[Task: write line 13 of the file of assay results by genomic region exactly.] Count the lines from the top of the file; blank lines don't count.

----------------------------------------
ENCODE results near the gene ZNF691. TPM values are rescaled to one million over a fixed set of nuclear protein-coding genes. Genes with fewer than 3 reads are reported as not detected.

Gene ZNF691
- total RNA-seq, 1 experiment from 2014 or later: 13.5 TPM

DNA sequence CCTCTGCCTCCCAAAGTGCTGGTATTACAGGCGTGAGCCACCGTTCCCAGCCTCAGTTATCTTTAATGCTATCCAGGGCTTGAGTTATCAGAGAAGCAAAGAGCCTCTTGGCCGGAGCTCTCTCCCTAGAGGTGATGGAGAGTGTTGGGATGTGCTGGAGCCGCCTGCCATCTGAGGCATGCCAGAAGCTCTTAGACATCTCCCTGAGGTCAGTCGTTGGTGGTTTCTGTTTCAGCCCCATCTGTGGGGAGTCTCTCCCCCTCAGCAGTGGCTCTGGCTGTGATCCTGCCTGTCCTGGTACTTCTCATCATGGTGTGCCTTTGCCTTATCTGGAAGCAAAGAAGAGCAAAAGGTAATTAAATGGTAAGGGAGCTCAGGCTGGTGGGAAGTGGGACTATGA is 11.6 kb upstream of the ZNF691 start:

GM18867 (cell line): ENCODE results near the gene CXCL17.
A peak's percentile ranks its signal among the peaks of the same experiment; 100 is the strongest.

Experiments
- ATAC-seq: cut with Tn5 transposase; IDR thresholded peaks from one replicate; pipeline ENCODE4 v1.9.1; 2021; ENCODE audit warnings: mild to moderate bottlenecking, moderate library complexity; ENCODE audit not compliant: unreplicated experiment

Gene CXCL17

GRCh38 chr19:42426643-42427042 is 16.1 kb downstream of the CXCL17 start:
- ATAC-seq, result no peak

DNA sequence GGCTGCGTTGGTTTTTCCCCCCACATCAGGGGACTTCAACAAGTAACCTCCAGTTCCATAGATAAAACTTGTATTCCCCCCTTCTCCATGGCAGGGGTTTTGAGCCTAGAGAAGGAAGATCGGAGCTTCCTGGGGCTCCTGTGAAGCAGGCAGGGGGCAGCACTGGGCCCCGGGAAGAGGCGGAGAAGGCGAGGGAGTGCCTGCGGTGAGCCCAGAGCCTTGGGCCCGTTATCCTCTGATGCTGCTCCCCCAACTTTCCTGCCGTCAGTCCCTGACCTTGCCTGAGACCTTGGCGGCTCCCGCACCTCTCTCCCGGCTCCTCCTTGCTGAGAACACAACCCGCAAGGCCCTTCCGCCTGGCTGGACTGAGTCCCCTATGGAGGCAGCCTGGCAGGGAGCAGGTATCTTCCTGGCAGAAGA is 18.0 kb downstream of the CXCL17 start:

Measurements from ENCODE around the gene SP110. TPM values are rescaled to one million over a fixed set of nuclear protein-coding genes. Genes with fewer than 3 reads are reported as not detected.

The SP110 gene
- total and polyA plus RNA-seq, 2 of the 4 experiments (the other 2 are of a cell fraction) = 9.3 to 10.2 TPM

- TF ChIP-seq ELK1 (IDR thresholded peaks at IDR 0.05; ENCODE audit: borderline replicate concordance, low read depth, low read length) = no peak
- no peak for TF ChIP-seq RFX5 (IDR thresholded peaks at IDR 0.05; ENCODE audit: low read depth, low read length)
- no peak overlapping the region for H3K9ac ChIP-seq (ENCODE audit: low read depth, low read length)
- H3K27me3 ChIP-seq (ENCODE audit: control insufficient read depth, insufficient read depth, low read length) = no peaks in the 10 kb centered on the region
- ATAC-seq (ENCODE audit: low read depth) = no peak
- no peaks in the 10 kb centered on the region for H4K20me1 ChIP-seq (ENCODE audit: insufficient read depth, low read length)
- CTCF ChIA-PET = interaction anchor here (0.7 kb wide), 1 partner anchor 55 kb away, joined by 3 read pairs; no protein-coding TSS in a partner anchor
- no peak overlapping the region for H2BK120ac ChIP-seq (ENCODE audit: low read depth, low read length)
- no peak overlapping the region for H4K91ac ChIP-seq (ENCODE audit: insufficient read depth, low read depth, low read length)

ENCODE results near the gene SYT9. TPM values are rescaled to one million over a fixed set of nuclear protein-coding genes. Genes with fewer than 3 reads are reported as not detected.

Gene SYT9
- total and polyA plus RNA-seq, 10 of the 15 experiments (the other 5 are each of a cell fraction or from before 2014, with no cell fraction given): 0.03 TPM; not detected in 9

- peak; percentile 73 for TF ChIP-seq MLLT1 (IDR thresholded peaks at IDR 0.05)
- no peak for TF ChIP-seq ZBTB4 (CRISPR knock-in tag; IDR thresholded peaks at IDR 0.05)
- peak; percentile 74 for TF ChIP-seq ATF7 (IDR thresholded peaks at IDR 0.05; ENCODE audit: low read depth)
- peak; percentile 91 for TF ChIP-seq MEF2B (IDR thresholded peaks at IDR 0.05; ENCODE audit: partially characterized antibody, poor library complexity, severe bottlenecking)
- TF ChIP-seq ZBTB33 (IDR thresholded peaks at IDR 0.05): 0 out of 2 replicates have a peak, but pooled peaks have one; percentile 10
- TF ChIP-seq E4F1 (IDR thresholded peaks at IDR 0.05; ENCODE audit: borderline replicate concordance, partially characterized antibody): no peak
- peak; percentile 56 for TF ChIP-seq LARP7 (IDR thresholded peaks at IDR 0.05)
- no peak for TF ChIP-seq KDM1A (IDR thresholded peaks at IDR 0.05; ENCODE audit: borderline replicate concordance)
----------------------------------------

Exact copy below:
Measurements from ENCODE around the gene SP110. TPM values are rescaled to one million over a fixed set of nuclear protein-coding genes. Genes with fewer than 3 reads are reported as not detected.